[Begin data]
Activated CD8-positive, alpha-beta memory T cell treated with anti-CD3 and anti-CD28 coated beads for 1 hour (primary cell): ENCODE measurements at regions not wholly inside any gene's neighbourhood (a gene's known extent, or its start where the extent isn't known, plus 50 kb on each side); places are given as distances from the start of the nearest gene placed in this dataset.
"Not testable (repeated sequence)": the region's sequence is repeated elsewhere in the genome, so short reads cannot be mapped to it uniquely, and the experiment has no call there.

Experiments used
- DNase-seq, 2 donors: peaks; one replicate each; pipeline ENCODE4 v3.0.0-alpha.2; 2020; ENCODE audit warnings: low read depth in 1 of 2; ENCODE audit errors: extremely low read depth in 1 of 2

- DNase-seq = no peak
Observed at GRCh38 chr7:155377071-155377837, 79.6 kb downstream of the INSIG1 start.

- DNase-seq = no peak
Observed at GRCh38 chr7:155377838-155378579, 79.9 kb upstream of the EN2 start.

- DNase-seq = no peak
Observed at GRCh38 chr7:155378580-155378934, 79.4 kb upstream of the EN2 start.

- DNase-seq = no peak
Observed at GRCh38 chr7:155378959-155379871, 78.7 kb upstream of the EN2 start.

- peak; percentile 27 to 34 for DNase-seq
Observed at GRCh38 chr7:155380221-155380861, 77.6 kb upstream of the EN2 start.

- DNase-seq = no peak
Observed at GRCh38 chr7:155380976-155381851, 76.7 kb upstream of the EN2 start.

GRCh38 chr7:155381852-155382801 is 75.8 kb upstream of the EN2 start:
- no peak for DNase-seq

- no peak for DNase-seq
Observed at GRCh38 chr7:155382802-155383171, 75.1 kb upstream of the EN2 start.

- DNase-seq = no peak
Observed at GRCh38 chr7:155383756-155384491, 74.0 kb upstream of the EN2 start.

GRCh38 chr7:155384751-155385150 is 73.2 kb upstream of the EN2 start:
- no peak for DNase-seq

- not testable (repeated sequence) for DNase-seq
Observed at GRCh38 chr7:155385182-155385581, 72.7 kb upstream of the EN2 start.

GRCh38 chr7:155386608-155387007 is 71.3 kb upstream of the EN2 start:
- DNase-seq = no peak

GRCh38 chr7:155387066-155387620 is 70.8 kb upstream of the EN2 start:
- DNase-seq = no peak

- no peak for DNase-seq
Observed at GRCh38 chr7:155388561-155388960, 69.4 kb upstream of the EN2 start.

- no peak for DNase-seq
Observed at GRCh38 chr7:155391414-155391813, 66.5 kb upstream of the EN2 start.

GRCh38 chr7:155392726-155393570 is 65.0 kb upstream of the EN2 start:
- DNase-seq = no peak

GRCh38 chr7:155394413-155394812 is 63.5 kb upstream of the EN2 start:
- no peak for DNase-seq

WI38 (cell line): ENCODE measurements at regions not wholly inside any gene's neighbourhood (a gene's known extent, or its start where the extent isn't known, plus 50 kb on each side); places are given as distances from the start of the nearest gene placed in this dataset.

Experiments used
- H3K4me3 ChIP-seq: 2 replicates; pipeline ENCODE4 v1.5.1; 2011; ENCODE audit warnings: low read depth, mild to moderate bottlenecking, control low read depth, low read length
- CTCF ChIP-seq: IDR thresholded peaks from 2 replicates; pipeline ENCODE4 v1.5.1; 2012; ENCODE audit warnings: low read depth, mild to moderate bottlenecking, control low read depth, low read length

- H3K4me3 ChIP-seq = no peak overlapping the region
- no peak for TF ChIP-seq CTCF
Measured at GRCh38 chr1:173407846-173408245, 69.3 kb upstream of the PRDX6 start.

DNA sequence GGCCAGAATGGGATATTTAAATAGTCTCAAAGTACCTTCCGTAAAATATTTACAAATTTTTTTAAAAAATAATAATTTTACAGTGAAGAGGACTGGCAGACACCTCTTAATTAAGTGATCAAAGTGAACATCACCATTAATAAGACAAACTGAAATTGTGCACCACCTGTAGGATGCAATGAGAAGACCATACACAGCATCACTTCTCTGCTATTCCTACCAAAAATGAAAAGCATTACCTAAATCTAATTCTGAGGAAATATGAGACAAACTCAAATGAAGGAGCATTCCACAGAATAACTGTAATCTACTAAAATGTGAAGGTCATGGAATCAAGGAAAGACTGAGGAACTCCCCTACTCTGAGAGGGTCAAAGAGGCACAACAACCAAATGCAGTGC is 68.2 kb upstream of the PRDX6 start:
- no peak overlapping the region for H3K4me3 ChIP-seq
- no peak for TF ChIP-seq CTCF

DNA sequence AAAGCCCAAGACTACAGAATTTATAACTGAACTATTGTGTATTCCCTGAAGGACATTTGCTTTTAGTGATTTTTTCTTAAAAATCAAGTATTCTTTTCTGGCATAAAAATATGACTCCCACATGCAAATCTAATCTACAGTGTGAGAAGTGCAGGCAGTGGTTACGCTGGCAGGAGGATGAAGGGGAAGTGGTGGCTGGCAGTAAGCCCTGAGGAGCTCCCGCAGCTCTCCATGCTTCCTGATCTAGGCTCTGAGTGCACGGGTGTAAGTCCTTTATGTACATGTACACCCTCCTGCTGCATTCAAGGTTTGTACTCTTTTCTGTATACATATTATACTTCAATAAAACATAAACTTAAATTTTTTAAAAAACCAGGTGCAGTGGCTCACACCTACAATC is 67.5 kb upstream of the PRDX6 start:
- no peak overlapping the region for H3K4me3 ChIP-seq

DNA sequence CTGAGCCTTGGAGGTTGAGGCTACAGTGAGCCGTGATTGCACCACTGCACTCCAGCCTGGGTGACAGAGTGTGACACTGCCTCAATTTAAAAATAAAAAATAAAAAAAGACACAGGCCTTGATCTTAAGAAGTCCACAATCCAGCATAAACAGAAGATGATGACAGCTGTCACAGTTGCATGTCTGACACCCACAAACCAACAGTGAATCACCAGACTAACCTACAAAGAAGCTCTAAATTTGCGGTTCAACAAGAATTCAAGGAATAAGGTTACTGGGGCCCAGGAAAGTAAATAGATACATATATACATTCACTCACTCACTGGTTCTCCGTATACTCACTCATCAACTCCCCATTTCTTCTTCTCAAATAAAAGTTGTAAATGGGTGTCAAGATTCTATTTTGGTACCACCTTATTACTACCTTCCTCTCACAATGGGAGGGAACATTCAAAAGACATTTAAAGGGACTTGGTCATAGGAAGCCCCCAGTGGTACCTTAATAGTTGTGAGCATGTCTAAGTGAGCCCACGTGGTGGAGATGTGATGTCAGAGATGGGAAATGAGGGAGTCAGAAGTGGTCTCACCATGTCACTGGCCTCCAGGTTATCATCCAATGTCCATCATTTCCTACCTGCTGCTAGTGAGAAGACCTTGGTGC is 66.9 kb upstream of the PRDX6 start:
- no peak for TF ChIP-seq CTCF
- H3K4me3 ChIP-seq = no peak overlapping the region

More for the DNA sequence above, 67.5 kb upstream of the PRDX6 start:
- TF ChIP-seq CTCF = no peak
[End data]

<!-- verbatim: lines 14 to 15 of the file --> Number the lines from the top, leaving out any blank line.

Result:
Observed at GRCh38 chr7:155380221-155380861, 77.6 kb upstream of the EN2 start.

- DNase-seq = no peak